“It is important to explore a new strategy for the treatment of infected soft tissue wounds because it is directly related to prognosis,” said author Ruixin Lin. “We are trying to develop a simpler, safer way to help more patients avoid suffering and more doctors to make the right choice.”

The team created an antibacterial injectable hydrogel enhanced with black phosphorus to restore biological barriers in soft tissues and suppress persistent infections. The gel has a porous structure, excellent injectability and rapid self-healing properties.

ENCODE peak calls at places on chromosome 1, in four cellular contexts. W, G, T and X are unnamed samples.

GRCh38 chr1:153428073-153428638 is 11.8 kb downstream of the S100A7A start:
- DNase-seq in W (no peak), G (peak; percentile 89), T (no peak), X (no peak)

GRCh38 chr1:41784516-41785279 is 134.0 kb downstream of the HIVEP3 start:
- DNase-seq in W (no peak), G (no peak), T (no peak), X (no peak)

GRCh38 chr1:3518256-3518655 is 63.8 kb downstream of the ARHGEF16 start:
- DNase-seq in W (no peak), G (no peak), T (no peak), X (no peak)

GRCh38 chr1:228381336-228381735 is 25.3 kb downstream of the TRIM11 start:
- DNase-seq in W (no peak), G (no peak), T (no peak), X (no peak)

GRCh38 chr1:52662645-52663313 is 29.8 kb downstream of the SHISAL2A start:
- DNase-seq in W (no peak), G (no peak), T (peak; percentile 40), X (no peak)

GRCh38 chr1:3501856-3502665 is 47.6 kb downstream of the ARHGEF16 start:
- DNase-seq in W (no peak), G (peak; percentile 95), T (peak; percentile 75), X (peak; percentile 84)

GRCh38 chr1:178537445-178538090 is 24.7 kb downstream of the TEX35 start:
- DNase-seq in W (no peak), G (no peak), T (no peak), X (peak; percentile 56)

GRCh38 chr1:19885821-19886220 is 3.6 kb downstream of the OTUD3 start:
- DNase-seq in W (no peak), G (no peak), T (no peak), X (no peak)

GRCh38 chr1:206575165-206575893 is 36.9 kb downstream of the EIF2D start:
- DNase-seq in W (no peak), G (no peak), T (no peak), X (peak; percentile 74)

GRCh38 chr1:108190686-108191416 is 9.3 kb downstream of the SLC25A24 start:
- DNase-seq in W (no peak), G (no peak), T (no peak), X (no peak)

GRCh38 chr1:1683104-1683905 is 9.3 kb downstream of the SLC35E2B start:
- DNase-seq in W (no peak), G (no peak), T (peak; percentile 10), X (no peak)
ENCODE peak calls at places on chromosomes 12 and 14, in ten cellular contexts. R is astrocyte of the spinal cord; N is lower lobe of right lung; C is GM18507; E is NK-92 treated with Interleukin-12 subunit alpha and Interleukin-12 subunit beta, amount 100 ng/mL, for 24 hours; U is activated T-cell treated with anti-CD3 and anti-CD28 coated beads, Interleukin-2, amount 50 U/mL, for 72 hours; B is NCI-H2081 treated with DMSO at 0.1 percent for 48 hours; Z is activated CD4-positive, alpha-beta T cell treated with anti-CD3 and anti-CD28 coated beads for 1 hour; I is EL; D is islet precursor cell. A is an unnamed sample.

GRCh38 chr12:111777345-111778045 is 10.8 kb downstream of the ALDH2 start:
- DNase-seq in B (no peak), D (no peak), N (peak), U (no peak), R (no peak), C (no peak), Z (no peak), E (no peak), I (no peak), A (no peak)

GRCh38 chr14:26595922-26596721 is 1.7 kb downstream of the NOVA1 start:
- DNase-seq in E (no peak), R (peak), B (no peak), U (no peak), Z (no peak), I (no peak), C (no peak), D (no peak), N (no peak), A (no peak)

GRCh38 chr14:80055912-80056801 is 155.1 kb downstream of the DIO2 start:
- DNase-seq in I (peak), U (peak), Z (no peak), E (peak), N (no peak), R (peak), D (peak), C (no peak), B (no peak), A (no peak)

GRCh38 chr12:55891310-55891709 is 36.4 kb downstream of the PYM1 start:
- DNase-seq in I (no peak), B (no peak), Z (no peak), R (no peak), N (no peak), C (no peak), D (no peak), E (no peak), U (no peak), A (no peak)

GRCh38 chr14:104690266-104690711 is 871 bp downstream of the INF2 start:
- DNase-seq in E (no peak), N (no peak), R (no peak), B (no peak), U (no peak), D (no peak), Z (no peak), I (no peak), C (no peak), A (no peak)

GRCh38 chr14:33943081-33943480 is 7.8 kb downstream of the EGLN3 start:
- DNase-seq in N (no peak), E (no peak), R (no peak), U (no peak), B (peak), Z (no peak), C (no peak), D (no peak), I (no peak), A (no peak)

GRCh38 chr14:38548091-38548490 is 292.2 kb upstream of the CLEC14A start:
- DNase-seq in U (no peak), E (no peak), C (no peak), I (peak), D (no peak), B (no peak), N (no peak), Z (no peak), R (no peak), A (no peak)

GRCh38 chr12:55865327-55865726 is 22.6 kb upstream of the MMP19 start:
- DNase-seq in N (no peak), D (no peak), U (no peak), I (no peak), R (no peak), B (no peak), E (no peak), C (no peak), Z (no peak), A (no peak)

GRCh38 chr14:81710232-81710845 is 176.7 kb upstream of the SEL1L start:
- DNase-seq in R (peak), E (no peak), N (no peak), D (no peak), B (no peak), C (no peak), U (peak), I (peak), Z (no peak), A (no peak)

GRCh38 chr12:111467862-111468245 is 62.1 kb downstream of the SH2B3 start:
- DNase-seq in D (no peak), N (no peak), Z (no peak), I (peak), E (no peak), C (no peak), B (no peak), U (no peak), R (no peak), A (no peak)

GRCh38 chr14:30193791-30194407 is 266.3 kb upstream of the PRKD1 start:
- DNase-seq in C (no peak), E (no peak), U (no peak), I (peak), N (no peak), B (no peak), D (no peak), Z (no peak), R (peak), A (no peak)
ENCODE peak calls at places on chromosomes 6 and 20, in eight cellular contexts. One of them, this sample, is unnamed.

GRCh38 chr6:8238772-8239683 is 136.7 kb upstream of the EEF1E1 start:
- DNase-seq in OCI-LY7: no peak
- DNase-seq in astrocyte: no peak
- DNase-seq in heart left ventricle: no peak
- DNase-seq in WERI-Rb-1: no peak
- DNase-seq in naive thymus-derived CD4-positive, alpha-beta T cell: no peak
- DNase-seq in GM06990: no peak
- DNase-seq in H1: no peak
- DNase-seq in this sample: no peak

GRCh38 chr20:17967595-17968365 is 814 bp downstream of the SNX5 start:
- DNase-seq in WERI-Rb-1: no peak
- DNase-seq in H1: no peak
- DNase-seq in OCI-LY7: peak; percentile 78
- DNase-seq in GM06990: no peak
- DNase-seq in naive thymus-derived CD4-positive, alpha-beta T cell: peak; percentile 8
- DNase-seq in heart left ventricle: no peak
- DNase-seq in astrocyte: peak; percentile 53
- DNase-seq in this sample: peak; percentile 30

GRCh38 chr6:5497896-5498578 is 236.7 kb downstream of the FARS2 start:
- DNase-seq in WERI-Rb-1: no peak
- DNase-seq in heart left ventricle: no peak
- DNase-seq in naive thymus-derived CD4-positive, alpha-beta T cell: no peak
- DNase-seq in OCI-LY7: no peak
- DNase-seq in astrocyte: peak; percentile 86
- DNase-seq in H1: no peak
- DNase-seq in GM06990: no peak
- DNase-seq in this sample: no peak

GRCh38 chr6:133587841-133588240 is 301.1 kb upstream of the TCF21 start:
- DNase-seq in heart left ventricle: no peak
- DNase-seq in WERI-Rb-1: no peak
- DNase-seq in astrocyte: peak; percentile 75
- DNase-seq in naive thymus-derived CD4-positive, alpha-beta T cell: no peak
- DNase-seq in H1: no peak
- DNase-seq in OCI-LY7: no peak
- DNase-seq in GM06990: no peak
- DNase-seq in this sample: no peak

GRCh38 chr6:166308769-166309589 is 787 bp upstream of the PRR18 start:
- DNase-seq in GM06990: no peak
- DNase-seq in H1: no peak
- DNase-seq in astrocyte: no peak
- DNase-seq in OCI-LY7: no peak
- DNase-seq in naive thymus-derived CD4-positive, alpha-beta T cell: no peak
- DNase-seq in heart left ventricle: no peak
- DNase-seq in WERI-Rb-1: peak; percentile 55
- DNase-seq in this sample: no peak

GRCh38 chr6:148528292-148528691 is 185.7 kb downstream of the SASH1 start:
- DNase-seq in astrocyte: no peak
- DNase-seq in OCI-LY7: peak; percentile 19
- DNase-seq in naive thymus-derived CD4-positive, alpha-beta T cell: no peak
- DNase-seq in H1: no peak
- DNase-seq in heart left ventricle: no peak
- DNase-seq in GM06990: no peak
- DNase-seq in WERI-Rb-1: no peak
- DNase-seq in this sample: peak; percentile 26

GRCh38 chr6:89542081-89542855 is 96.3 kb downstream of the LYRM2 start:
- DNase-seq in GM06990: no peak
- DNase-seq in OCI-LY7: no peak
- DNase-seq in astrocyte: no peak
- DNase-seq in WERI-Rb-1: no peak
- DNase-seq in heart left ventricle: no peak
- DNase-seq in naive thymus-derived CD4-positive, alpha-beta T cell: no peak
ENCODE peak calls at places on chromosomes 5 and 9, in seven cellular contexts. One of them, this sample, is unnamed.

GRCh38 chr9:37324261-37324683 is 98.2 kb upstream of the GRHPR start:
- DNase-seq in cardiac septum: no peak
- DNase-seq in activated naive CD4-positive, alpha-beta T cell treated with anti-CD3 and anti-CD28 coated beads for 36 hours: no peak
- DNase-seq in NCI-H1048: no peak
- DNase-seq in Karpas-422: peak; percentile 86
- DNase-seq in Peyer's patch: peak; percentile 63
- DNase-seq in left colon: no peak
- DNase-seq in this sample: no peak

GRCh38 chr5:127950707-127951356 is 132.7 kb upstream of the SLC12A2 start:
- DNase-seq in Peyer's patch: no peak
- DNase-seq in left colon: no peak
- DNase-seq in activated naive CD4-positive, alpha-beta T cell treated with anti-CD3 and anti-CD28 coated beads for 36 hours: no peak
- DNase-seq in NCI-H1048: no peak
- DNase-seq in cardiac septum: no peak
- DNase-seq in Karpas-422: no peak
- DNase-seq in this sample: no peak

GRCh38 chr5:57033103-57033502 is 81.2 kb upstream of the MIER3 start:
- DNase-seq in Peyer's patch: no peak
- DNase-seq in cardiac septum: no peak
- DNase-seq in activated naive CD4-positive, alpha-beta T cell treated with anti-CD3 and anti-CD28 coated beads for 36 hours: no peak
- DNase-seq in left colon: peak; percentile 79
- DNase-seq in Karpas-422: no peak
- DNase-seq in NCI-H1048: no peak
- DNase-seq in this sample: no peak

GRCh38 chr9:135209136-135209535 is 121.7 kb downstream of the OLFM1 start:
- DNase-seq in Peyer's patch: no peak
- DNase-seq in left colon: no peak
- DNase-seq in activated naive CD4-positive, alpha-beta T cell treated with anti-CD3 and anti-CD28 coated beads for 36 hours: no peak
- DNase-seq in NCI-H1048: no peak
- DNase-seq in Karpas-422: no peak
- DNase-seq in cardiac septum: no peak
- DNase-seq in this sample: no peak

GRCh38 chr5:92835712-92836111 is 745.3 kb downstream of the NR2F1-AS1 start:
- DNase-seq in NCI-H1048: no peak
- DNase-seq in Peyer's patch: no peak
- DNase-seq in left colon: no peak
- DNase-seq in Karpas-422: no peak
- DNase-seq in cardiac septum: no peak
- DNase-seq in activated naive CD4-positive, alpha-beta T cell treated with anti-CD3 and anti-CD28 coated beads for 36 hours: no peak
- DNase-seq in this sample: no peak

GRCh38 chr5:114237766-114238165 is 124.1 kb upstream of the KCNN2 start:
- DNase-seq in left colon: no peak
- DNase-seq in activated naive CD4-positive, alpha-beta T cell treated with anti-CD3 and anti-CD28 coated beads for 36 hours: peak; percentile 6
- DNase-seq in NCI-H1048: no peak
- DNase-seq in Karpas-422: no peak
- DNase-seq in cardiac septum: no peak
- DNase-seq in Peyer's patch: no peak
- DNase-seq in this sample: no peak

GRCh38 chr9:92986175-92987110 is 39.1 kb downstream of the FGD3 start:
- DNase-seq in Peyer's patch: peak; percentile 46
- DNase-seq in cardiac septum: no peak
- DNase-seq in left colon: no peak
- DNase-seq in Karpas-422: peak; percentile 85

In vitro tests showed that the hydrogel has good stability and low toxicity to tissue cells. Irradiation of the gel with near-infrared light causes its silver ions to be released. This process was highly effective at preventing S. aureus, a common bacteria that causes disease in humans.


“Furthermore, an in vivo infected wound model showed that the hydrogel not only inhibited persistent wound infection, but could also accelerate the deposition of collagen fibers and angiogenesis, thereby restoring the natural barrier of soft tissues,” said Lin. .

The team believes it solves current clinical challenges, such as stubborn infections caused by antibiotic resistance, and provides new ideas for minimally invasive treatment. They hope to use it in the clinic once they have done enough research on its underlying mechanisms.

Source: Eurekalert

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